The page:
When Robert Saleh took to the podium following the Jets 13-6 loss to the Tampa Bay Buccaneers he said there was “a lot of good tape that we can look at”. When he flips on the tape for the defence, he won’t have to wait too long.

On the very first defensive play of the game, a Jets defensive lineman shot the gap as a 3-tech penetrating into the backfield, using Tampa tight end Cade Otton as a battering ram to tackle his own running back for a 5-yard loss.

That in short, is what Quinton Jefferson brings to this football team.

Jefferson has only appeared in 21 snaps over two games so far this preseason, but he’s left his mark. His tackle for a loss against Tampa Bay was a fitting follow-up to his sack of Bryce Young last week against Carolina.

Not content to have a litany of defensive ends rotating on the outside, the Jets moved to improve their interior as well. Not only did they sign Jefferson who was coming off a career year in Seattle, but they also signed Al Woods as that dominating run-stuffer.

Jefferson not only racked up 5.5 sacks last year, but according to PFF, he generated 43 pressures. Two of those sacks last year came against the Jets, which clearly left a lasting impression on Robert Saleh and Joe Douglas.

Being able to penetrate the gaps ensures that there are no easy yards, it closes running lanes quickly, moves the QB off his placement and disrupts his reads. If the Jets can force the running backs to move horizontally it will open up opportunities for linebackers C.J Mosley, Quincy Williams and Jamien Sherwood to funnel to the football. It’ll also open opportunities for safeties Tony Adams and Jordan Whitehead to come downhill with authority and make statement plays.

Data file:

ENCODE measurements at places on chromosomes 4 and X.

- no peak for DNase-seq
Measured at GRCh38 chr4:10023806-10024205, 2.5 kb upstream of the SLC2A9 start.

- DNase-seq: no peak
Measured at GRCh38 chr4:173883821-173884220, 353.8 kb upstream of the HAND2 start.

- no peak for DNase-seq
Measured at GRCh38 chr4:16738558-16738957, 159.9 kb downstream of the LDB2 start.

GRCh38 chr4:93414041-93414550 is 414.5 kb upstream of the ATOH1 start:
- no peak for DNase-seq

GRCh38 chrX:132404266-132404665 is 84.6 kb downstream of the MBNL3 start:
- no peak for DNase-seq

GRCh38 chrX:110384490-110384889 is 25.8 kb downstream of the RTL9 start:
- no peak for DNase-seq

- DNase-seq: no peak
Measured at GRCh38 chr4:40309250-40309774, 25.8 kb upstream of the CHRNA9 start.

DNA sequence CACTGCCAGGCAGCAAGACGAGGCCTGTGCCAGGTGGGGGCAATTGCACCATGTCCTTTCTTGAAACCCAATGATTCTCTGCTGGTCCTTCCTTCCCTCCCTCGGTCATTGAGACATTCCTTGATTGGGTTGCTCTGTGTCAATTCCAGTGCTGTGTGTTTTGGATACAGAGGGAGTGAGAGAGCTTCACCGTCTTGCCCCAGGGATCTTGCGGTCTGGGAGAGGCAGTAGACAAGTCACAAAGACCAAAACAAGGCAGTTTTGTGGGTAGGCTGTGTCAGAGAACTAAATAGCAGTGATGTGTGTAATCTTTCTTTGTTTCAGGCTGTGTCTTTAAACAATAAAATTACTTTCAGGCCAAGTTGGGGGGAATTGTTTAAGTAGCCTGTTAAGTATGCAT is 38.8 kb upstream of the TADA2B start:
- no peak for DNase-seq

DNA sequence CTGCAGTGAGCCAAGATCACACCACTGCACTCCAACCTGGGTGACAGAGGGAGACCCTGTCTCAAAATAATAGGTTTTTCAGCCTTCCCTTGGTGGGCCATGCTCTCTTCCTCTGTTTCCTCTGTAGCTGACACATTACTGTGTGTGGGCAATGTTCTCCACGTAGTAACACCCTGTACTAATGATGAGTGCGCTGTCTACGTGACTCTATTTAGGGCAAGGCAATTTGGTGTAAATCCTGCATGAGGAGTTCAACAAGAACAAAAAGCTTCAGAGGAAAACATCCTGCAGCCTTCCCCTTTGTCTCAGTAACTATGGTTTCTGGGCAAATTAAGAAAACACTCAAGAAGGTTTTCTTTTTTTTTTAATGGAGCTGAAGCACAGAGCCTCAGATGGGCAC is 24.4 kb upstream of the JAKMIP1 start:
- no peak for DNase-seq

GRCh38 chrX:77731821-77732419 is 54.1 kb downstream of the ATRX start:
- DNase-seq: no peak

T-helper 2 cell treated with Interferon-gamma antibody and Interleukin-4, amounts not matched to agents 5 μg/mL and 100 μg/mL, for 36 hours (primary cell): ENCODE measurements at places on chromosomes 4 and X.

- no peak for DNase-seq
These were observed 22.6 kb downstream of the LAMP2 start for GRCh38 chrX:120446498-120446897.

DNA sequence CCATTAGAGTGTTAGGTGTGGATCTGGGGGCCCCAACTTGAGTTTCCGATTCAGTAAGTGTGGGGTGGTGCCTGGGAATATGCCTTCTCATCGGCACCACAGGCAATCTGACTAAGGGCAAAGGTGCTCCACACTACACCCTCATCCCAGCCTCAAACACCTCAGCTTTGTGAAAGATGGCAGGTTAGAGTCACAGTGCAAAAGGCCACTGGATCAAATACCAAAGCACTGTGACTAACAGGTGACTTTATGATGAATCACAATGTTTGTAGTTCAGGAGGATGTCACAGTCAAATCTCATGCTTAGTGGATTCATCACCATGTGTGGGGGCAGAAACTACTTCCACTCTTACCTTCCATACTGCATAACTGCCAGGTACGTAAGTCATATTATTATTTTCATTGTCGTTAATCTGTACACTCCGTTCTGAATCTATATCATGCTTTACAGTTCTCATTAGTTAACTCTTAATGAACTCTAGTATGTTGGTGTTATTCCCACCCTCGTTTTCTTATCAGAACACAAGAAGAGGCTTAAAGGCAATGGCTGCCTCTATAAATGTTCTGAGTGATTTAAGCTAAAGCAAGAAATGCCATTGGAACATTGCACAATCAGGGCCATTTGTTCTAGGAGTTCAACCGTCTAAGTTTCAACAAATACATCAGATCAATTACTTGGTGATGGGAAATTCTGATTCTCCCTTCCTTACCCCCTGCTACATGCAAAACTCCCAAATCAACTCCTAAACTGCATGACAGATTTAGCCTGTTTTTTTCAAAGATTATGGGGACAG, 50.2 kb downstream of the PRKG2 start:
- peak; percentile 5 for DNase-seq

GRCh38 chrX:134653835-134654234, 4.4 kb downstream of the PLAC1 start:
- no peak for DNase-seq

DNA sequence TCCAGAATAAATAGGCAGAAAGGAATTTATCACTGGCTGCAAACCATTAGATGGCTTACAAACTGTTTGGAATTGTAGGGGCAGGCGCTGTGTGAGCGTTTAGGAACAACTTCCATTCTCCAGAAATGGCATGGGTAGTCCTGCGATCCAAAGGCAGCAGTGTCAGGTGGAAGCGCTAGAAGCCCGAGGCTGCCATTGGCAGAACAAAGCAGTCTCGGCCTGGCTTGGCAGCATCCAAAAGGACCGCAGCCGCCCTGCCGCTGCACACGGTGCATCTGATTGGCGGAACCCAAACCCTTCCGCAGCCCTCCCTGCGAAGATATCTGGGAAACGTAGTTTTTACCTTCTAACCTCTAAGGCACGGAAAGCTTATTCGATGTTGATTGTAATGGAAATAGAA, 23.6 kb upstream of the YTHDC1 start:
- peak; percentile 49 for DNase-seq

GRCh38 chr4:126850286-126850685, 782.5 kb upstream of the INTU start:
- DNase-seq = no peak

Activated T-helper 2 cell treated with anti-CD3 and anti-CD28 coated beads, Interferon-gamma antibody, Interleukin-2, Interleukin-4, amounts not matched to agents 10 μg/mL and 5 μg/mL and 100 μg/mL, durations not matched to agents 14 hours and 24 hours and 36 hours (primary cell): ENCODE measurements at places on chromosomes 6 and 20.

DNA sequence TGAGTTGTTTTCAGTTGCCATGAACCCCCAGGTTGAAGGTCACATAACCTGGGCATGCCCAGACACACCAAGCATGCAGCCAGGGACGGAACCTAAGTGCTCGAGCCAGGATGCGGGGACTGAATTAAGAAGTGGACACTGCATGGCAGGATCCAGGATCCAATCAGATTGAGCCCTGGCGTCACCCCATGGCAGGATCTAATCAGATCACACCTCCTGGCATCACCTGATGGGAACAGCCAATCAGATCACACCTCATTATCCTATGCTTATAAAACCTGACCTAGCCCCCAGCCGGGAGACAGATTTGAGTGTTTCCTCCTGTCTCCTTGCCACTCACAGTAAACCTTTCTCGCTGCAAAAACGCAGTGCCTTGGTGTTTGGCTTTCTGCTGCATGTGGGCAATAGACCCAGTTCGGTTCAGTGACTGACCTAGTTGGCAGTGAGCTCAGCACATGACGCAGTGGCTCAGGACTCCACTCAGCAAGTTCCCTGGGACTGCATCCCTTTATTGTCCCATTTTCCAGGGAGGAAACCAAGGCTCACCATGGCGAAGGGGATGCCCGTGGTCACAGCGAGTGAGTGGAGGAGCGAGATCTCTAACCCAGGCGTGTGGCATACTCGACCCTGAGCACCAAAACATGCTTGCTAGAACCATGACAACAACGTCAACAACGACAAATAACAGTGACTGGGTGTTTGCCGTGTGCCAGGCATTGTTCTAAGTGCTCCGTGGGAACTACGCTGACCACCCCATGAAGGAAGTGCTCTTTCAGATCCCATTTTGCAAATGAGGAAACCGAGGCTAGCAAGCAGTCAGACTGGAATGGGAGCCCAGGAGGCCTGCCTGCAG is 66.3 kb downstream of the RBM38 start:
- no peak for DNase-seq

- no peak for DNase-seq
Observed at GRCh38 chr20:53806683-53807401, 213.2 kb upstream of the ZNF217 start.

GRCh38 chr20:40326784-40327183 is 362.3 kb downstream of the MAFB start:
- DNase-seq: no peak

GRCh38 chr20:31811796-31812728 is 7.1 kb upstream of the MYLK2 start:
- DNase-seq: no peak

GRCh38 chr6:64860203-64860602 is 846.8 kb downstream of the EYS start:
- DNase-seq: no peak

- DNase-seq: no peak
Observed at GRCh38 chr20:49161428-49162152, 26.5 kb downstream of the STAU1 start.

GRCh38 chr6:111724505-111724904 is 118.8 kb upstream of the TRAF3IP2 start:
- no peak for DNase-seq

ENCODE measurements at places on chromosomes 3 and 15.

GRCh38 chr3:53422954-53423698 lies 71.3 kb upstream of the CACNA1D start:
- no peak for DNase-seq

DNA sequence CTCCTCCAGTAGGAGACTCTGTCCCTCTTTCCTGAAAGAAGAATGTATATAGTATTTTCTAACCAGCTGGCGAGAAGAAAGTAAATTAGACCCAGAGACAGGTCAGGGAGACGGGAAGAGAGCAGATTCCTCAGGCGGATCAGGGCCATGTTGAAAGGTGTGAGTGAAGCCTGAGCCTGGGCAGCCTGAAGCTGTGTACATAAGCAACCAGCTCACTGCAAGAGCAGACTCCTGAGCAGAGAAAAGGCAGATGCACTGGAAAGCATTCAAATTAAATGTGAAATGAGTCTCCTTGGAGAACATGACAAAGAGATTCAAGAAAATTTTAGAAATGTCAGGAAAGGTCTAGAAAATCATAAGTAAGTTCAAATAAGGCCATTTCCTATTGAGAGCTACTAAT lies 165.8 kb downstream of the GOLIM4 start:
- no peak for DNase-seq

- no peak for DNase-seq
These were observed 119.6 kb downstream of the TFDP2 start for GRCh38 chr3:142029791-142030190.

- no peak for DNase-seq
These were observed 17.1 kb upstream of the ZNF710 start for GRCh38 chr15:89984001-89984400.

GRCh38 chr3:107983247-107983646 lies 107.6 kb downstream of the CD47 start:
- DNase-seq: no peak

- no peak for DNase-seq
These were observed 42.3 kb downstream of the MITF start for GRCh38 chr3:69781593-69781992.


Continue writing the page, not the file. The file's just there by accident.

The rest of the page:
Jefferson has been doing this for a long time. Having been a 5th round-pick out of Maryland back in 2016, he’s spent much of his career on the west coast with Seattle, with quick pit stops in Buffalo (2020) and Las Vegas (2021). Over seven years, he’s carefully honed his craft with the last two years being the most productive of his career.

In 34 games over that time period, Jefferson has 93 pressures, 10 sacks, 11 tackles for a loss, 76 total tackles, 2 forced fumbles and 3 pass defences. He’s also been completely healthy, and you know what they say about the best ability being availability.

He now gets to play next to one of the premier defensive tackles in football, Quinnen Williams, who, fresh off his contract renewal, will be looking to build on his dominating performance last season.

When you generate 12 sacks, 52 pressures and 12 tackles for a loss in 16 games, you’re going to draw attention. Quinnen draws double and triple teams by defensive coordinators trying to nullify his threat, which opens up opportunities for everyone else.

The Jets defensive system is based on a simple but important philosophy: generate pressure without blitzing. If you can consistently generate pressure without blitzing you win the numbers game.

If a QB is under duress consistently, what do teams do? They leave extra blockers in to negate the rush. If teams do that, then you outnumber them in coverage. Complementary defence is how you win in the NFL and nobody did that better than the Jets last year.

The Jets had the lowest blitz rate at 14.9% last year but generated the third-most pressure in the league at 25.4%.

When you consider the coverage capabilities on the back-end of the Jets’ defence it’s easy to see how the complementary nature works. On some snaps, the defensive line gets home so quickly it eases the burden on the secondary to maintain their coverage. On other snaps, the coverage is so good, it gives the defensive line time to get home.

The addition of Quinton Jefferson and his ability to penetrate the gaps will only strengthen what was already a dominant unit. With the pass-rush capability of this defensive line, I wouldn’t be surprised to see Jefferson surpass his career highs for both pressures and sacks. If the preseason is anything to go by, watching the Jets defensive line is going to be fun.